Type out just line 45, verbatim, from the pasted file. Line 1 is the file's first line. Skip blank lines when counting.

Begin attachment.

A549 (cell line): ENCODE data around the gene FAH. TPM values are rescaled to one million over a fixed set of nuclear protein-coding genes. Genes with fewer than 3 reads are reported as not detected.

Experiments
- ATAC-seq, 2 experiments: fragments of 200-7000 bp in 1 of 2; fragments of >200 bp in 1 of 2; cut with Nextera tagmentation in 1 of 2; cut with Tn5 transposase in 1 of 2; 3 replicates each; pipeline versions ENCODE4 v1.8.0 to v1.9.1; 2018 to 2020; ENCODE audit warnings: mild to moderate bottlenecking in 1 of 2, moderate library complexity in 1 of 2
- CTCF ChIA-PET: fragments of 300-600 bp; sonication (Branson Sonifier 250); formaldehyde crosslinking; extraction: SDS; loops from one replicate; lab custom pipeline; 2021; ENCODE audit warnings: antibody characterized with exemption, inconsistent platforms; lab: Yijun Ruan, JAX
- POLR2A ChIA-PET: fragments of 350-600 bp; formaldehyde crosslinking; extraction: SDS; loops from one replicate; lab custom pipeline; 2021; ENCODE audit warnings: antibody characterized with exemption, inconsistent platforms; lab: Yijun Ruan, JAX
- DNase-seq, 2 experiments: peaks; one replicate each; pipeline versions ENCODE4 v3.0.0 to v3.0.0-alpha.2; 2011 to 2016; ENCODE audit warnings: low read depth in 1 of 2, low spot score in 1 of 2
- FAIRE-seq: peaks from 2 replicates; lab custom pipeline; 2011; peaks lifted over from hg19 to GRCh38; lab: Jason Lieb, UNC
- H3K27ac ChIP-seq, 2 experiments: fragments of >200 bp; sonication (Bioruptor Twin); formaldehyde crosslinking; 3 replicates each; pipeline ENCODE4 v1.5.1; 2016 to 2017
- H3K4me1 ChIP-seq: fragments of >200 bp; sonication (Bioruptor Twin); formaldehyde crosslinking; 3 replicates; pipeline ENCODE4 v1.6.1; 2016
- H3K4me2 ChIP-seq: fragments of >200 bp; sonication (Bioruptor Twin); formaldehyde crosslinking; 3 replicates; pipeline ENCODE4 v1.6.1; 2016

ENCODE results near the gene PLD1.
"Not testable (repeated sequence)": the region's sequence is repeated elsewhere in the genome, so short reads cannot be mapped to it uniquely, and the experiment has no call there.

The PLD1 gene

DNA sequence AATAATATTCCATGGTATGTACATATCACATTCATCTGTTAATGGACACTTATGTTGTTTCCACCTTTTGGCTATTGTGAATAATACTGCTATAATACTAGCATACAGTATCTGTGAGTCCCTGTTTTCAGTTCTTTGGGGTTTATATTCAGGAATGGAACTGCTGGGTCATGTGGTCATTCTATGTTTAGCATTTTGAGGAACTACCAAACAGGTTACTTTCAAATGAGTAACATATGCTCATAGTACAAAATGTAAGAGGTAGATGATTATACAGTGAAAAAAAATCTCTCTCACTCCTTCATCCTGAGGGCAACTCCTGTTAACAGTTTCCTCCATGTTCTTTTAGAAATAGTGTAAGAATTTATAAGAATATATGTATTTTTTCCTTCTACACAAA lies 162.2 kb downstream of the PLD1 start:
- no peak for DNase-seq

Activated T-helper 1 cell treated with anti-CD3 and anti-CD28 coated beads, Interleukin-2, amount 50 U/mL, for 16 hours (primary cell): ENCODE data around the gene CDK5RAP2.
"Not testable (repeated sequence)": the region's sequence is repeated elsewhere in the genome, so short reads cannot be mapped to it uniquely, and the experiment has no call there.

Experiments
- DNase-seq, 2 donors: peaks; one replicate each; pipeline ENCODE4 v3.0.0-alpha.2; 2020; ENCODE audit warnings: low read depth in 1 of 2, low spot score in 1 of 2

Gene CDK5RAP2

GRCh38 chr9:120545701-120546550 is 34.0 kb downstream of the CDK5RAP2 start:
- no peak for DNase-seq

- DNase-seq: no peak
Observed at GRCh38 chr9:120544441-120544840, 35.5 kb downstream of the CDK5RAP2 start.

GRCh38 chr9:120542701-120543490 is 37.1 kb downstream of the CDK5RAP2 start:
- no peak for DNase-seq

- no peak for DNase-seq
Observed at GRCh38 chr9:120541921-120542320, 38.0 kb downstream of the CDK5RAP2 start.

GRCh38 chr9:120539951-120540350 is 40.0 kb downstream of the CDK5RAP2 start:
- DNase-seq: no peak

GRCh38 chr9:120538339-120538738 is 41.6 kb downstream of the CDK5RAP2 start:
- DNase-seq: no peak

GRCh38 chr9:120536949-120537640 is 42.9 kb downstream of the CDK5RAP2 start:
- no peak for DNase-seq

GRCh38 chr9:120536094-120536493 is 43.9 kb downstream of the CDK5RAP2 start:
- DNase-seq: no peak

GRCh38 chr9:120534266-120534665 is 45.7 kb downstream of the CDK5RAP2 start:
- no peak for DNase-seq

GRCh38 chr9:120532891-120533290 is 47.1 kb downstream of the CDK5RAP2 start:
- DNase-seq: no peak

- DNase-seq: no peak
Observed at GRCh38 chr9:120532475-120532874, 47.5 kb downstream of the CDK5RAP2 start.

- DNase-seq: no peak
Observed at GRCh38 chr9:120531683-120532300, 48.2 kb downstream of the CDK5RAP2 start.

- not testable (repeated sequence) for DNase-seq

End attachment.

- not testable (repeated sequence) for DNase-seq